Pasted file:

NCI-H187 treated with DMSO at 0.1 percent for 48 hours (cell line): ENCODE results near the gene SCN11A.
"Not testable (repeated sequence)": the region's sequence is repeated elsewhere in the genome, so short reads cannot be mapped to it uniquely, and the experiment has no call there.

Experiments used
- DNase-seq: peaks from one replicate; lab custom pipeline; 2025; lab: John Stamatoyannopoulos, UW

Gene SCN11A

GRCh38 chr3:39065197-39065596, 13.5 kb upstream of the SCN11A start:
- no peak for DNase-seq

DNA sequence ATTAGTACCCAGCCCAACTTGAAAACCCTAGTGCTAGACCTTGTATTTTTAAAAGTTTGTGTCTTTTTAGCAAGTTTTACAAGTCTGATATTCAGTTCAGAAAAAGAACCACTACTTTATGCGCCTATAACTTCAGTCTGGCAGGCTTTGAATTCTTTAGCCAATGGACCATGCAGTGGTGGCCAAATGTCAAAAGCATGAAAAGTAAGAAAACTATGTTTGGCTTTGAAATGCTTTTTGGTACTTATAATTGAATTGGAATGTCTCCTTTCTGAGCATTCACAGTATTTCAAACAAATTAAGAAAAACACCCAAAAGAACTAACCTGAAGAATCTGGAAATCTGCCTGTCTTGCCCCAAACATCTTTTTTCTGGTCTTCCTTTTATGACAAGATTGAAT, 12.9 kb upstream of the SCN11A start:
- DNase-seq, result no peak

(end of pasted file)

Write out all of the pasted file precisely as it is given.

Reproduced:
NCI-H187 treated with DMSO at 0.1 percent for 48 hours (cell line): ENCODE results near the gene SCN11A.
"Not testable (repeated sequence)": the region's sequence is repeated elsewhere in the genome, so short reads cannot be mapped to it uniquely, and the experiment has no call there.

Experiments used
- DNase-seq: peaks from one replicate; lab custom pipeline; 2025; lab: John Stamatoyannopoulos, UW

Gene SCN11A

GRCh38 chr3:39065197-39065596, 13.5 kb upstream of the SCN11A start:
- no peak for DNase-seq

DNA sequence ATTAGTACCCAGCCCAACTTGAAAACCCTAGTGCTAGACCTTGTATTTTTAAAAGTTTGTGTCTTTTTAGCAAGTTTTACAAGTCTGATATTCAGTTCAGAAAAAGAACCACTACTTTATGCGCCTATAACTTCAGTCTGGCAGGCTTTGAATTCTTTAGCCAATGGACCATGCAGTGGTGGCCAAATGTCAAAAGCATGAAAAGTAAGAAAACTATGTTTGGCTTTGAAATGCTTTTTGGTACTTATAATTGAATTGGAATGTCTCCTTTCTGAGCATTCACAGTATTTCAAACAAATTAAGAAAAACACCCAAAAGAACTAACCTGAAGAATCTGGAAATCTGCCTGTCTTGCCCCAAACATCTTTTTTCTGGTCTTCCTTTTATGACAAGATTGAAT, 12.9 kb upstream of the SCN11A start:
- DNase-seq, result no peak